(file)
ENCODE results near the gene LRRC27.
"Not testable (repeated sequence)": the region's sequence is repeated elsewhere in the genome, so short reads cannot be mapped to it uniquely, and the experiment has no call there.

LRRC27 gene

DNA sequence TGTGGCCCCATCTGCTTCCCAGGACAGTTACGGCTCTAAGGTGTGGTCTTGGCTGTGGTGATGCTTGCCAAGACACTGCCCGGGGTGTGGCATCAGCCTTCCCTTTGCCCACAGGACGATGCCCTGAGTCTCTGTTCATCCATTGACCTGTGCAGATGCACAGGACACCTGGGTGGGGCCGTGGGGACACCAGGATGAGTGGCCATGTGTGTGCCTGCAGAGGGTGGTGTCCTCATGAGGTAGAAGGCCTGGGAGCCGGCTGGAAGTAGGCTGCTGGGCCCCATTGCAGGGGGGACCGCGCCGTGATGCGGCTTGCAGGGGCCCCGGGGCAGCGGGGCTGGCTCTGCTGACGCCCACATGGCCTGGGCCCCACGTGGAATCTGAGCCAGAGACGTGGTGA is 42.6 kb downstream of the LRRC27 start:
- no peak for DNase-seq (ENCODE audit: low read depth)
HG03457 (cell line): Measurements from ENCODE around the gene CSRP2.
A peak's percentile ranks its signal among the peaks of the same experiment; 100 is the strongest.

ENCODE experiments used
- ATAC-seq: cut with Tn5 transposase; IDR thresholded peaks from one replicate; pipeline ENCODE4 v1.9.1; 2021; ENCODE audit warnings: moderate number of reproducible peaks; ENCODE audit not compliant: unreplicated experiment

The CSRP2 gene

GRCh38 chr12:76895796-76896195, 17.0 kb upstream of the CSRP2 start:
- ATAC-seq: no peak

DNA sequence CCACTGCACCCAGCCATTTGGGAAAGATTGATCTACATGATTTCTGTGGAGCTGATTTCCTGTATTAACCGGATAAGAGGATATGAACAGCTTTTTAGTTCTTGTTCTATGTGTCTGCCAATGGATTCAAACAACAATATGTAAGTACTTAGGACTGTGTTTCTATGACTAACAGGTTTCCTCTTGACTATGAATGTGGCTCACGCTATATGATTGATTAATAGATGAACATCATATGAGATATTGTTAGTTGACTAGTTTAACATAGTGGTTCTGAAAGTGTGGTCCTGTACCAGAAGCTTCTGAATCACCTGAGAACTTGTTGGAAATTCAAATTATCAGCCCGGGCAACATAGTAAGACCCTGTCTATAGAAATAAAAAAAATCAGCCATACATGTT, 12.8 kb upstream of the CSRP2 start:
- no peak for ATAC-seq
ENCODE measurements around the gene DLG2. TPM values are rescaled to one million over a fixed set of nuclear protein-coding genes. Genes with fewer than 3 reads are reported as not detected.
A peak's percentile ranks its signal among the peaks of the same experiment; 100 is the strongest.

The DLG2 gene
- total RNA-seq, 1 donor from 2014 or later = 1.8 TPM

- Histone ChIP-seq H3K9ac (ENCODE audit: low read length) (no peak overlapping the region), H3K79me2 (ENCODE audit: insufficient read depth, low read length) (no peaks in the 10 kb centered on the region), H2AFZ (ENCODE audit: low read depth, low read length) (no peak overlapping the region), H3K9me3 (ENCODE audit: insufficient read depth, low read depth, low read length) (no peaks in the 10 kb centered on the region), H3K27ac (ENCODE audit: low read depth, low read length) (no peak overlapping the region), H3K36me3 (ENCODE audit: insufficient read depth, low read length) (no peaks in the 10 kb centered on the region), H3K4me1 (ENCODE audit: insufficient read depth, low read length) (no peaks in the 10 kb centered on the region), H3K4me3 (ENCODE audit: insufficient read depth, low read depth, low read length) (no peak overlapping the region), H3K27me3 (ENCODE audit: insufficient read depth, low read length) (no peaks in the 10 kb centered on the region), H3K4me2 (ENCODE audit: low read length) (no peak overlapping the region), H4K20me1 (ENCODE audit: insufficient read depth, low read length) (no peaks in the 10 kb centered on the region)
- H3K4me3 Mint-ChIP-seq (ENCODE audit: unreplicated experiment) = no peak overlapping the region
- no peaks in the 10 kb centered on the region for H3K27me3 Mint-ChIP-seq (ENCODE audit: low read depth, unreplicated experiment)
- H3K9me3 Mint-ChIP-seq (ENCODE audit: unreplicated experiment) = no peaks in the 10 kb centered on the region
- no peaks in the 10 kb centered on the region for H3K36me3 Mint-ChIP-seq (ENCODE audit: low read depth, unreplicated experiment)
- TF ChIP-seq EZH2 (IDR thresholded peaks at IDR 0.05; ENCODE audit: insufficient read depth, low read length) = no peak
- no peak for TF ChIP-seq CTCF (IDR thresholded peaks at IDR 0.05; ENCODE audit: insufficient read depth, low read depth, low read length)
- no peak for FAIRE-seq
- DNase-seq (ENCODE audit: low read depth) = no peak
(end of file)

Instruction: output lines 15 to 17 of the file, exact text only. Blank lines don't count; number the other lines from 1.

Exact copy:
ENCODE measurements around the gene DLG2. TPM values are rescaled to one million over a fixed set of nuclear protein-coding genes. Genes with fewer than 3 reads are reported as not detected.
A peak's percentile ranks its signal among the peaks of the same experiment; 100 is the strongest.

The DLG2 gene